In Defense of Sin by John Portmann
rating: 2 of 5 stars
In Defense of Sin is guilty of bait-and-switch. The book purports to be an anthology of writings (both essays and snippets from classic literature) extolling the virtues of what are commonly regarded as sins—greed, deceit, adultery, suicide, and more. It’s an intriguing idea, but few and far between are the writings that truly speak to this end. To cite one egregious example, the section titled “In Defense of Lust” features an essay that argues not that lust has some sort of intrinsic merit or inherent value, but that engaging in cybersex does not constitute infidelity. In my mind, this is not a matter of an essay going off-topic, it is a matter of the essay never being on-topic to begin with! An even more convoluted example is Jonathan Swift’s satire “A Modest Proposal for Preventing the Children of Poor People from Being a Burden to Their Parents or the Country, and for Making Them Beneficial to the Public” being touted as a “defense of murder.” Though this tongue-in-cheek endorsement of infanticide is humorous, it in no way gives the reader any new considerations about murder, pro or con. (Leaving one to ask, “so what was the point?”)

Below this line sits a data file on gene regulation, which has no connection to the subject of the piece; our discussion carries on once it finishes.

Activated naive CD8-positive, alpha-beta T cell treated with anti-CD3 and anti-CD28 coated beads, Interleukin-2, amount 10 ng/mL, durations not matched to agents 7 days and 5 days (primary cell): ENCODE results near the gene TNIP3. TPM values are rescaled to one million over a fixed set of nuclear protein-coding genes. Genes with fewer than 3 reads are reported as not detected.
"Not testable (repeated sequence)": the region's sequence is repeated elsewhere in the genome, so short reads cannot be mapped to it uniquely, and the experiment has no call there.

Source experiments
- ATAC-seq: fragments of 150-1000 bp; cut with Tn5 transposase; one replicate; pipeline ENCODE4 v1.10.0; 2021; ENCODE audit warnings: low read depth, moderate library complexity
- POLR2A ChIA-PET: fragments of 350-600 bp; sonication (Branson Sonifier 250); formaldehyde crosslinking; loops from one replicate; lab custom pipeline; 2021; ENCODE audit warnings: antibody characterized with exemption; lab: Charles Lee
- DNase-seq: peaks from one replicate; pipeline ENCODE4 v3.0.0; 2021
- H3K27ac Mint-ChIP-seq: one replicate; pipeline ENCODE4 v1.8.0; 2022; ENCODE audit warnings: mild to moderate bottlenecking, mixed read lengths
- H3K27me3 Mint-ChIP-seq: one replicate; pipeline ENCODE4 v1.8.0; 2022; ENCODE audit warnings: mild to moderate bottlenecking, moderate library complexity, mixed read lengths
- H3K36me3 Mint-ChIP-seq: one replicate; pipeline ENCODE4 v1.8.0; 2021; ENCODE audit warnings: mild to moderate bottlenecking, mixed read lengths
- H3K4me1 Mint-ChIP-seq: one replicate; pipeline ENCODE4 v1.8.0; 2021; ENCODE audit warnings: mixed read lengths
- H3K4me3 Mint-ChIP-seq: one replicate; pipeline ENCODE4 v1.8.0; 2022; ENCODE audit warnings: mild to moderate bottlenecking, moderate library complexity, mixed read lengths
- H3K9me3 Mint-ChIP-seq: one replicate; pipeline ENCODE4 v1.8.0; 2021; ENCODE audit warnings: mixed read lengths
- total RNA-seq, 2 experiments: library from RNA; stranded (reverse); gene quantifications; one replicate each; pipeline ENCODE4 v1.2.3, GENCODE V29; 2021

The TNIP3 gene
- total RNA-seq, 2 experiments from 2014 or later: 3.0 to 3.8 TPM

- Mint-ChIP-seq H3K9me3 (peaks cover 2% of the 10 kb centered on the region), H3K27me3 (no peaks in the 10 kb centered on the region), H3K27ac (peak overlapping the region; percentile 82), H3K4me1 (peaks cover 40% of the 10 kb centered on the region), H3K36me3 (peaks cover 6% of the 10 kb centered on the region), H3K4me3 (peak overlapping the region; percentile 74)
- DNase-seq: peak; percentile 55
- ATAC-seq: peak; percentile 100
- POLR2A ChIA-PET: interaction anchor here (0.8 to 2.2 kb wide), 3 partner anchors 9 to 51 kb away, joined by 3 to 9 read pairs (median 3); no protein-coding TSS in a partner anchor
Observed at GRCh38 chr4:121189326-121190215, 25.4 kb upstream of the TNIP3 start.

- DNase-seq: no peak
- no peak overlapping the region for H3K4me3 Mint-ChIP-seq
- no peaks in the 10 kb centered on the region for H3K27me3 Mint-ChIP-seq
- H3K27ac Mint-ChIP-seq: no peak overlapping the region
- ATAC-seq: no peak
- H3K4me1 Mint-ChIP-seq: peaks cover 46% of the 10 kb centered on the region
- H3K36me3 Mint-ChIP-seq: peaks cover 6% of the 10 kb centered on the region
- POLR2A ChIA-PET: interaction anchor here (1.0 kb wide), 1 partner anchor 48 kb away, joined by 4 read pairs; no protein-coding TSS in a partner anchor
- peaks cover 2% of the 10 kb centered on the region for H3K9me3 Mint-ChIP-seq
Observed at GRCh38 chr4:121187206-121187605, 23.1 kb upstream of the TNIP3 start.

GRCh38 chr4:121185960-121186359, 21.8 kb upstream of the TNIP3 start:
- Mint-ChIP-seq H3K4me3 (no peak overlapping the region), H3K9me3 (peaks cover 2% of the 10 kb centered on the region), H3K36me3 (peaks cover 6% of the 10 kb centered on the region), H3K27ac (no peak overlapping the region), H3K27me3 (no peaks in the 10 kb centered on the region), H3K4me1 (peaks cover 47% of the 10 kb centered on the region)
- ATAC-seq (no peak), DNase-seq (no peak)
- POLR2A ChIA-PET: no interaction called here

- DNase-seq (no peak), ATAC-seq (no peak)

There are a couple of thought-provoking chapters included here (Anthony Ellis’ article on casual sex, which is questionably tagged as a “defense of promiscuity,” is quite good and does a much better job of addressing lust than does the aforementioned article on cybersex), but overall the book is off-base. It misrepresents itself and in turn has the propensity to insult the reader who expects the book to live up to the description on its cover, which states that it will “surprise, intrigue, and provoke you.” Funny … when I was told not to judge a book by its cover, I somehow thought the book description was the one exception!